There are other things that we don’t respect as food yet expect to nourish us. Multivitamins; energy drinks; meal-replacement bars or shakes. All presume in some way to produce health and continued life without the ritual of eating, without the bodily work that demands respect of both the object and our own consuming body.

Benjamin said that for the film there is no aura, no distance. At least with films you have to set up, have some sort of ritual, buy admission. With digital reproduction there is no cost at all. And if we do not have to put labor into obtaining the product, then to us it is much less a mass of congealed labor. Besides, would not whatever labor value is in the article be divided among every copy and so be effectively zero? These are silly questions though, as most internet content is profitable on a quite different model, namely through the sale of advertisements (there are other models including subscription and outright purchase, but the advertisement model is paradigmatic). The website providing content is paid by advertisers to stimulate desire and subsequent consumption of the advertiser’s product (or, recursively, the advertiser may be another advertisement-funded website, paying the first site to divert traffic to it so that its advertisements may be viewed). Benjamin distinguished between the cult value3 and the exhibition value of an artwork, and saw that a mechanically reproduced artwork retains no cult value and all of its value must be exhibition value. Digitally reproduced content also must depend exclusively on exhibition value.

3. Still Hungry

Benjamin noted, “The film is the first art form capable of demonstrating how matter plays tricks on man.” Digital “un”matter has its own tricks.

It’s generally true of miracle diets that in the end they don’t work, they are no substitute for real food. (If they do achieve their intended effects, it’s likely that they take their toll on the dieter’s health in other ways.) When we listen to a song on Grooveshark, are we less satisfied, less nourished than we would be by a live performance or a physical recording? One thing that is said about the music industry in the internet age is that the most successful, well-adapted artists are those who can give away their music for free and actively tour, so that the reproductions generate desire for the cult value of the live performance.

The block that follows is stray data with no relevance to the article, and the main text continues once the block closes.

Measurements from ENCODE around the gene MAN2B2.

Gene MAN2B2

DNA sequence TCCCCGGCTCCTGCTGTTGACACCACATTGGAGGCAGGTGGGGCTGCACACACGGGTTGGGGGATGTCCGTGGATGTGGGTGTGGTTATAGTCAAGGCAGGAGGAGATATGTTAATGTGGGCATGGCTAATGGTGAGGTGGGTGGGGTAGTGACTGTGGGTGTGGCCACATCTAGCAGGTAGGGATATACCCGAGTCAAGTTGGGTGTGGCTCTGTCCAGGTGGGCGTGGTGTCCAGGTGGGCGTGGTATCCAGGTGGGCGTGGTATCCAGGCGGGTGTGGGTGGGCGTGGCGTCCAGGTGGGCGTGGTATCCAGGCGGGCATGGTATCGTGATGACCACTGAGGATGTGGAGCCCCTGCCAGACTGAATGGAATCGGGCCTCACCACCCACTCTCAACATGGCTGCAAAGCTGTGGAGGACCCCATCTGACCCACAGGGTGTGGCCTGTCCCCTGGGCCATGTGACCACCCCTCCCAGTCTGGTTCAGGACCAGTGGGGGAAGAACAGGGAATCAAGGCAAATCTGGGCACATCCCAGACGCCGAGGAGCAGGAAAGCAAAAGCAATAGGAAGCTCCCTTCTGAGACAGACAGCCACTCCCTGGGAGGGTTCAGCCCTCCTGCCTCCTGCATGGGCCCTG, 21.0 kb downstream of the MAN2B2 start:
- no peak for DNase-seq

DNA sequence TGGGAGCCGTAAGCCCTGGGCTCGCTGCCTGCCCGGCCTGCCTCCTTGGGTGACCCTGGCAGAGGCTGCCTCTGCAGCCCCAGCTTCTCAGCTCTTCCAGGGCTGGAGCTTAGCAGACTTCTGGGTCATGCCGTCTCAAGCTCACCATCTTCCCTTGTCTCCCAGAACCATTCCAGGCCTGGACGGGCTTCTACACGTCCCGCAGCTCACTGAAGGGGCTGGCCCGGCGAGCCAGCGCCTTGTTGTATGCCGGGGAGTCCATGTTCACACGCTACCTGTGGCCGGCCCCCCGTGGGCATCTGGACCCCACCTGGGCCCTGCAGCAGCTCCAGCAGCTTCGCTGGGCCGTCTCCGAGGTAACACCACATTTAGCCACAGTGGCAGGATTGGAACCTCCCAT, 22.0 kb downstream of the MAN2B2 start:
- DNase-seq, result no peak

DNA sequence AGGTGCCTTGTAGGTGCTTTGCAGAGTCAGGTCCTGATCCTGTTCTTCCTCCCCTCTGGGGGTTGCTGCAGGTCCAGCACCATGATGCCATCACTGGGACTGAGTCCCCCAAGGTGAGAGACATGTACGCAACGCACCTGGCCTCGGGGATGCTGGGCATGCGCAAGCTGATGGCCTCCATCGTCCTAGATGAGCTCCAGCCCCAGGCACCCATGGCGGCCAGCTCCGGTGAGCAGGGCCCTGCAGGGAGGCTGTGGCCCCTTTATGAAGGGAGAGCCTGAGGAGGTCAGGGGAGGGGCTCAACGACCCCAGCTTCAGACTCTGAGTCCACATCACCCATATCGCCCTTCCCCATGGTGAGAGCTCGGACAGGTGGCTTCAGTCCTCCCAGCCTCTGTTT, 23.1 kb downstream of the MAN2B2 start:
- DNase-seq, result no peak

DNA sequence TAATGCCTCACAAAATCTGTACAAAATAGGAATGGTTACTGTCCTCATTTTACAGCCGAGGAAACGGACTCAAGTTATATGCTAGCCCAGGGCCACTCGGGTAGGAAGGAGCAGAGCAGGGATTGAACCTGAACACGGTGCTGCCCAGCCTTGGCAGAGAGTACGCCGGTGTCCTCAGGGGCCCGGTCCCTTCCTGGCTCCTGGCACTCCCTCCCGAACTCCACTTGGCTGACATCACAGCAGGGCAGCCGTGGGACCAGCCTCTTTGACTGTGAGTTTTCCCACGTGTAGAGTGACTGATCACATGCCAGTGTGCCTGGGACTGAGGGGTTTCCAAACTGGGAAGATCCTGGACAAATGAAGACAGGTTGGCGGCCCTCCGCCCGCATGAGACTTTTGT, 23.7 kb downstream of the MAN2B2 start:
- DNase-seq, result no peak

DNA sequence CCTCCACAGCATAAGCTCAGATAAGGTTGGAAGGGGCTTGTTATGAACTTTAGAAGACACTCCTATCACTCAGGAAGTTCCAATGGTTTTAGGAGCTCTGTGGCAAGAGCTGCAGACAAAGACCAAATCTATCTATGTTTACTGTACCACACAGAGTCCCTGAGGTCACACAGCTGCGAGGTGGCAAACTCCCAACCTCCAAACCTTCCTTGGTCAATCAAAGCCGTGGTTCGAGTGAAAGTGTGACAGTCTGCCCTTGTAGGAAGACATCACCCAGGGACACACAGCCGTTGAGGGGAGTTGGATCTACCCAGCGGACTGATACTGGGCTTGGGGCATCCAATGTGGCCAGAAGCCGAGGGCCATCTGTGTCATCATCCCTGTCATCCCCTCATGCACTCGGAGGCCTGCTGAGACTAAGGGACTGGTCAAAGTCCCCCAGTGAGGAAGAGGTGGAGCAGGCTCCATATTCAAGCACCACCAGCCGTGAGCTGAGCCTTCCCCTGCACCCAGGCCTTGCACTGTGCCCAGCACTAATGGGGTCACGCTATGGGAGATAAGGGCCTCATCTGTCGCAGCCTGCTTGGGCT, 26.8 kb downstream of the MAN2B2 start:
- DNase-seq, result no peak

So we can say this: digital objects no longer fill us, but rather make us hungry. Another way to put this is that digital content is more an advertisement than a product. Is this unqualifiedly true of all digital content? Don’t the dozens of articles we read online satisfy the desire for entertainment or up-to-date knowledge that brings us to them? But the satisfaction of an appetite is not the same thing as nourishment. Knowing what is going on in the world is at most a preparation for going into the world and doing things there. We read about political events in order to later take informed political action; even when that action is little more than having a conversation about it or making different purchases, that action is where the consummation takes place. This was true of mass-produced print material too, but not nearly to the same extent. The internet comes substantially closer to being a mirror of the world, a second version of it. The more this is the case, the easier it can be to confuse watching the world with living in it.

This is in a way a trick, though there is no need to think of it as devious as long as the things we get hungry for are good things to eat, and we eat them. We have unparalleled resources with which to craft our hunger. But we would be complicit in a terrible trick on ourselves if we didn’t recognize what we were really hungry for, or if we thought that the things making us hungrier were in fact feeding us. This happens sometimes, and we begin to starve.

1 Benjamin describes an object’s aura as “the quality of its presence…a most sensitive nucleus—namely, its authenticity…The authenticity of a thing is the essence of all that is transmissible from its beginning, ranging from its substantive duration to its testimony to the history which it has experienced.” He later defines the aura as “the unique phenomenon of distance, however close it may be.”

2 We might occasionally think things like “The creators of YouTube were brilliant,” or “Thank God someone recorded this so that we have it today.” But note the “we”–we are thankful on behalf of humanity, which now holds this artwork in common. In essence we are glad that this artwork survived the long dark ages to our civilized times in which anything once produced is available to everyone forever.

3 “The uniqueness of a work of art is inseparable from its being imbedded in the fabric of tradition…Originally the contextual integration of art in tradition found its expression in the cult. We know that the earliest art works originated in the service of a ritual—first the magical, then the religious kind. It is significant that the existence of a work of art with reference to its aura is never entirely separated from its ritual function…One may assume that what mattered [for objects used in ritual] was their existence, not their being on view.” Exhibition value, on the other hand, is the value connected with an object's public presentability. When a painting is placed in a museum, its exhibition value is emphasized. A newspaper photograph has no value apart from the fact that it is seen.